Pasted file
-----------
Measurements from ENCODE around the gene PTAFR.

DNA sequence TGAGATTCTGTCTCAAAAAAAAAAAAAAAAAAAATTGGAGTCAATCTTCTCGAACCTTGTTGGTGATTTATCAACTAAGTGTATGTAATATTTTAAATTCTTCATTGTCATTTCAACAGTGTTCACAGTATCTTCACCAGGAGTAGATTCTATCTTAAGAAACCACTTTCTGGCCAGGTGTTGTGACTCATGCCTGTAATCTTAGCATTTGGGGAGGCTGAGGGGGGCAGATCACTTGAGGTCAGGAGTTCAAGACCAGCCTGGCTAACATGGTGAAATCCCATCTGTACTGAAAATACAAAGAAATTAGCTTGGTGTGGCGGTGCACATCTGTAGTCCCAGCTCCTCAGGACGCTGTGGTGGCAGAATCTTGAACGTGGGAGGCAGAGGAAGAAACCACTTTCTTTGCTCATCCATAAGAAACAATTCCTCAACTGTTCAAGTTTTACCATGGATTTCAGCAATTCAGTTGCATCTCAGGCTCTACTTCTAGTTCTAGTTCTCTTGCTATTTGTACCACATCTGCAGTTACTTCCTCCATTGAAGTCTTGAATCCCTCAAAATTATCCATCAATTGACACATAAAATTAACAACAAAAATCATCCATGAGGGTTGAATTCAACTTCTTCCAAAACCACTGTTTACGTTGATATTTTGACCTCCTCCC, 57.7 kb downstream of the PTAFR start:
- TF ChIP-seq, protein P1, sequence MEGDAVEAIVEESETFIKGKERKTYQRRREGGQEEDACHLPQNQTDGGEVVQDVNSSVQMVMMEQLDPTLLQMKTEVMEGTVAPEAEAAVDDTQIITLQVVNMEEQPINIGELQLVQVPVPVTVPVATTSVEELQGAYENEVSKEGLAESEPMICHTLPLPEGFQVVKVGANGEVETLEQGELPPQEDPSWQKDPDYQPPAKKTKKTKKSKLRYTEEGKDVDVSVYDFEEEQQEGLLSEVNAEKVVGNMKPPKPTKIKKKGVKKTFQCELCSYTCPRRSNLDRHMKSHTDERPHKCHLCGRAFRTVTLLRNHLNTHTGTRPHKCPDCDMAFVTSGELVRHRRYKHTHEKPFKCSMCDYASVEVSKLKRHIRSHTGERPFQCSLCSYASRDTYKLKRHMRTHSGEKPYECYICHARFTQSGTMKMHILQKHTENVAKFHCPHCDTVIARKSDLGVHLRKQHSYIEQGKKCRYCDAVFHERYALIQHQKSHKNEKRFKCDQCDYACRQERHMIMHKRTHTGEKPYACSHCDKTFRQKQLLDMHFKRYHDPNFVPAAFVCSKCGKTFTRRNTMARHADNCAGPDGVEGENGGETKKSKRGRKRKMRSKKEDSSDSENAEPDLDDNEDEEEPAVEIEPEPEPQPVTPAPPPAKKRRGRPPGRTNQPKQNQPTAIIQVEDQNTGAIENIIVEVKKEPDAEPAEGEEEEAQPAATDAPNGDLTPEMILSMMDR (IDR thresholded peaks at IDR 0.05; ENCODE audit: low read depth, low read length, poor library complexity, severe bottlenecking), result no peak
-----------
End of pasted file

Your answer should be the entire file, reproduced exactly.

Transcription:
Measurements from ENCODE around the gene PTAFR.

DNA sequence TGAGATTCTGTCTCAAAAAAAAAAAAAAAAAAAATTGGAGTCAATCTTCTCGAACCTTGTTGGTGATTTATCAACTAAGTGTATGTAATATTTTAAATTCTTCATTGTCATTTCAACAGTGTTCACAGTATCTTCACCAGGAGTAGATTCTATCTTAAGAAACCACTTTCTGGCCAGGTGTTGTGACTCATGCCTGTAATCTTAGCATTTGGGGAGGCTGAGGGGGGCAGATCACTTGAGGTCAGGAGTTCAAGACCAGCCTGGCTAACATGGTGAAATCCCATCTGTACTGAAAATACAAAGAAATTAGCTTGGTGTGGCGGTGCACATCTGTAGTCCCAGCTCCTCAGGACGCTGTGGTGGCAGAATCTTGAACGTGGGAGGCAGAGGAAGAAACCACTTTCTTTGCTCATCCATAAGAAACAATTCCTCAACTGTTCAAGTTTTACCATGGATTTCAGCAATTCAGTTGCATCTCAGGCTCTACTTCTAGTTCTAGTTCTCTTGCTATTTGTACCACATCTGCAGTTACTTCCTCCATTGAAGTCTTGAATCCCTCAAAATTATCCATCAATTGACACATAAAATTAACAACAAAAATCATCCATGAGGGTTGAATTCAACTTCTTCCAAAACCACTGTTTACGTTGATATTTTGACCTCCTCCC, 57.7 kb downstream of the PTAFR start:
- TF ChIP-seq, protein P1, sequence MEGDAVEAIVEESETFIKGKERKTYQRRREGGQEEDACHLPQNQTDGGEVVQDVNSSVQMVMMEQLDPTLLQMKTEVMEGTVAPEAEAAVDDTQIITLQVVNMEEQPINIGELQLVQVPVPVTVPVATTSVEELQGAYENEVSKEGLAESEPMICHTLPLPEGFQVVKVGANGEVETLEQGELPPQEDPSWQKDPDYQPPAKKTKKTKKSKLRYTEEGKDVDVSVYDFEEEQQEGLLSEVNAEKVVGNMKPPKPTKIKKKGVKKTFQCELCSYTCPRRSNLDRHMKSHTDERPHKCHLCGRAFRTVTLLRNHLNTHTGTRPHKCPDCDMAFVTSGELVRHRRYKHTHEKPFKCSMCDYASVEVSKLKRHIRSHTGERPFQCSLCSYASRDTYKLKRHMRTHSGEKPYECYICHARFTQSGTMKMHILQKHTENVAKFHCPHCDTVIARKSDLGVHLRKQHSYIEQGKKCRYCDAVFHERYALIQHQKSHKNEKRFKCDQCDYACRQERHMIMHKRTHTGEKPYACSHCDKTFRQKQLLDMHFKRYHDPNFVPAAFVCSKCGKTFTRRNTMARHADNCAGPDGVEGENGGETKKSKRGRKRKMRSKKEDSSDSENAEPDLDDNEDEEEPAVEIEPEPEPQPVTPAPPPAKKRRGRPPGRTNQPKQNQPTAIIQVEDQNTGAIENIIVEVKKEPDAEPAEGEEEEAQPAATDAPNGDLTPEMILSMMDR (IDR thresholded peaks at IDR 0.05; ENCODE audit: low read depth, low read length, poor library complexity, severe bottlenecking), result no peak